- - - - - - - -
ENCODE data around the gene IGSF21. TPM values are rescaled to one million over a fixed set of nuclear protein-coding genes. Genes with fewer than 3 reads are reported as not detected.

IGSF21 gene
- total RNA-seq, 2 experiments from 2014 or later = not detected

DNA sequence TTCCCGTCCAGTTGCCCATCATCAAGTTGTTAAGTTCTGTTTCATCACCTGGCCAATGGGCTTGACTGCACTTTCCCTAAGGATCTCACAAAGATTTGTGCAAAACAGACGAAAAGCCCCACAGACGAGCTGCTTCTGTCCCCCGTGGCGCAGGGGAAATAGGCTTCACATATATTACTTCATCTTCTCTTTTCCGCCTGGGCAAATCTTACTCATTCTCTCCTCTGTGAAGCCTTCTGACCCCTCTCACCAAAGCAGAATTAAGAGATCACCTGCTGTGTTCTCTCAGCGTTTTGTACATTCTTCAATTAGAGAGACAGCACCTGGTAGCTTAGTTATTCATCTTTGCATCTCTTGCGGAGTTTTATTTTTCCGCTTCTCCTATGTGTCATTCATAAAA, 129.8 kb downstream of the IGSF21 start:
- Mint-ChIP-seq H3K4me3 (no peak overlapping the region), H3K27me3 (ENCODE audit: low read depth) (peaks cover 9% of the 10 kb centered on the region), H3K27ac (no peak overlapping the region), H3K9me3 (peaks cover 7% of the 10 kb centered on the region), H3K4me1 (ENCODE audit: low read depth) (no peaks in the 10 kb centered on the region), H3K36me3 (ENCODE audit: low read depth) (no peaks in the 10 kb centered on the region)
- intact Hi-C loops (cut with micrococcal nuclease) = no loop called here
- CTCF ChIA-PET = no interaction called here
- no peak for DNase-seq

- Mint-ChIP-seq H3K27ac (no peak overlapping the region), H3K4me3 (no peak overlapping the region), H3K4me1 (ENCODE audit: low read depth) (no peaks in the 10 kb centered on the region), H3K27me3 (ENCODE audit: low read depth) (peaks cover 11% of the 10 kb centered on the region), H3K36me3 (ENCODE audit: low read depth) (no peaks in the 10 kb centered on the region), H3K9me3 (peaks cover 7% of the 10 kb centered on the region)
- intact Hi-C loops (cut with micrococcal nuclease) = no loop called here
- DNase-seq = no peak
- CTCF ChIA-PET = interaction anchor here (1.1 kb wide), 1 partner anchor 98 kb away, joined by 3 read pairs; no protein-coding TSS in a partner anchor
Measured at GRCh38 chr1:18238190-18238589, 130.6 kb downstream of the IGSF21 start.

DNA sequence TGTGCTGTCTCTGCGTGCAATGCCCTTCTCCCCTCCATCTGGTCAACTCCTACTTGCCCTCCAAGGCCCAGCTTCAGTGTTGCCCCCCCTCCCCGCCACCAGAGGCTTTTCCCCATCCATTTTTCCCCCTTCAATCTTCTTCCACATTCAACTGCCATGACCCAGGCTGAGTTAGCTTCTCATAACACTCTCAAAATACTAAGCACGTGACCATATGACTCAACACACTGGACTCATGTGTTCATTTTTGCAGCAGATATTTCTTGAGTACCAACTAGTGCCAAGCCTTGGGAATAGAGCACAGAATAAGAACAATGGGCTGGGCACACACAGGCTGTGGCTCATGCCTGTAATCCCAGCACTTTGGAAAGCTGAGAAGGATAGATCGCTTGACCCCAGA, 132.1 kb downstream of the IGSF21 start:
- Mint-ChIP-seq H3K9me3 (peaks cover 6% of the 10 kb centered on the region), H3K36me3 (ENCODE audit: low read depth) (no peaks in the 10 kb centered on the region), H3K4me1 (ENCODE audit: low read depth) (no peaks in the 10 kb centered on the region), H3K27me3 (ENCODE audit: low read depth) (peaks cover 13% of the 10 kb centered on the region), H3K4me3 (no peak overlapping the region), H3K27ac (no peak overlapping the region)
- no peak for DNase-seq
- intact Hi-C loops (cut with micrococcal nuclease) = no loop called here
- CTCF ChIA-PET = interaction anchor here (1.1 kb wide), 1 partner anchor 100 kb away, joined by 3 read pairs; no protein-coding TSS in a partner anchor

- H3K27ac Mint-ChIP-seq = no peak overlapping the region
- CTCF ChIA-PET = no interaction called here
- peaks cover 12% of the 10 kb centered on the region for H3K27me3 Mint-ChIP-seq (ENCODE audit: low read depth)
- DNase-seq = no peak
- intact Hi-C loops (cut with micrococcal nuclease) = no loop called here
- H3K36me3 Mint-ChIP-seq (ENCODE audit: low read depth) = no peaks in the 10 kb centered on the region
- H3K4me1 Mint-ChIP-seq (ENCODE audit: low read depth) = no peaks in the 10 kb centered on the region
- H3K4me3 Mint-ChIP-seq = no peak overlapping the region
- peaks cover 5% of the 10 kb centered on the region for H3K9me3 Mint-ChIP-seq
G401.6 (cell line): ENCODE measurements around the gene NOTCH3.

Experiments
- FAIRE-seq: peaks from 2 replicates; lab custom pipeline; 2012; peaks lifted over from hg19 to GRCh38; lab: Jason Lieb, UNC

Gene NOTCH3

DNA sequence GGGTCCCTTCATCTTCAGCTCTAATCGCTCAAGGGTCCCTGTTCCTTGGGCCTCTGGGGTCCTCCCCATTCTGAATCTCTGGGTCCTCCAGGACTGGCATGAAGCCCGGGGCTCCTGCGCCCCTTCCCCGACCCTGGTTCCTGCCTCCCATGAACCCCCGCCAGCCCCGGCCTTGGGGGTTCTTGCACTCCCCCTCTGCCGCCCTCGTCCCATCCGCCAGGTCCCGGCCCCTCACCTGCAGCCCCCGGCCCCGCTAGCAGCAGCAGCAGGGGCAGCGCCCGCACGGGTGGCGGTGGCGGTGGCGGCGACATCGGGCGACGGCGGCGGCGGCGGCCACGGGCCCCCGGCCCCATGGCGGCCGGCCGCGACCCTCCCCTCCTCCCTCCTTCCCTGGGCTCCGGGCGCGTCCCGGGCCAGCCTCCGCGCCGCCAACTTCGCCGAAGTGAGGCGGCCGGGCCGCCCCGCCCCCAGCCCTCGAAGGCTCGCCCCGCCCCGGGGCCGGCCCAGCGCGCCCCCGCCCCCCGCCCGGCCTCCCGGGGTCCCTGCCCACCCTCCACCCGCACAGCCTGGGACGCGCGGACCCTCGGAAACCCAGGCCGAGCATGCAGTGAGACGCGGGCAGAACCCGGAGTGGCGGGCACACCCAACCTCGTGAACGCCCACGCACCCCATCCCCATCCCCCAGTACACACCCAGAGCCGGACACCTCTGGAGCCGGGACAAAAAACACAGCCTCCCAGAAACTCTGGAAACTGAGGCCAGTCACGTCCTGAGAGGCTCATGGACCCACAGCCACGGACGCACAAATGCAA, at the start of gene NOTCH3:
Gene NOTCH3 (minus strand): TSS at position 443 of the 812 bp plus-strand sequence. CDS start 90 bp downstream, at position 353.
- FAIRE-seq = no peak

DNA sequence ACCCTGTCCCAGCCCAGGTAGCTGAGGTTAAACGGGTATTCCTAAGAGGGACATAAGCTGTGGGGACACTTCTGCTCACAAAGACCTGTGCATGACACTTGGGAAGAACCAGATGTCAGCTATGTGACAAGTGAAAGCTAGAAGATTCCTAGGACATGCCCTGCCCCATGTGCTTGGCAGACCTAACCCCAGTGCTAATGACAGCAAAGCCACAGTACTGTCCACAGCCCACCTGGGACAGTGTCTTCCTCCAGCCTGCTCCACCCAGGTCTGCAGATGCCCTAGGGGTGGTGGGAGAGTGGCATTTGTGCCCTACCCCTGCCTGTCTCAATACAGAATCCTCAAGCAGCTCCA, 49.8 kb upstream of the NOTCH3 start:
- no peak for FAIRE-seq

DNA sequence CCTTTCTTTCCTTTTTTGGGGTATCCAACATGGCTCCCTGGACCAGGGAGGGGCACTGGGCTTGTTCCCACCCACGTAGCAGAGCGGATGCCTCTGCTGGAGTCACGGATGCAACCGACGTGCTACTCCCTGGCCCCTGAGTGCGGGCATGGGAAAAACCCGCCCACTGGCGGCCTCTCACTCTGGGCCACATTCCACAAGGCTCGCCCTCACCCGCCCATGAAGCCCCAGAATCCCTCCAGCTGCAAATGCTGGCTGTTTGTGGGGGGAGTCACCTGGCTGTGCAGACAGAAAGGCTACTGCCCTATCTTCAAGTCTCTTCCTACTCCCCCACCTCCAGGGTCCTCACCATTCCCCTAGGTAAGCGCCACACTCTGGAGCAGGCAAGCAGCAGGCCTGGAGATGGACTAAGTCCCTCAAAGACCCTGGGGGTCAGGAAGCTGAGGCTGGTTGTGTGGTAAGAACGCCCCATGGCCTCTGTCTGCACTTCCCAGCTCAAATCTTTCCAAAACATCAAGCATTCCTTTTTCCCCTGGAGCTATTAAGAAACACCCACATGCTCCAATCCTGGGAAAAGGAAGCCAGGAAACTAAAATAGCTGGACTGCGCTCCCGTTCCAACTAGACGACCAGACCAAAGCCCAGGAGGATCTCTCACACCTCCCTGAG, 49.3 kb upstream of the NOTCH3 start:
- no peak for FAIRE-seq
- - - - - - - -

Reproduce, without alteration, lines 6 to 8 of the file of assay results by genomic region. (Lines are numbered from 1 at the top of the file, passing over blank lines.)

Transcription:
- intact Hi-C loops (cut with micrococcal nuclease) = no loop called here
- CTCF ChIA-PET = no interaction called here
- no peak for DNase-seq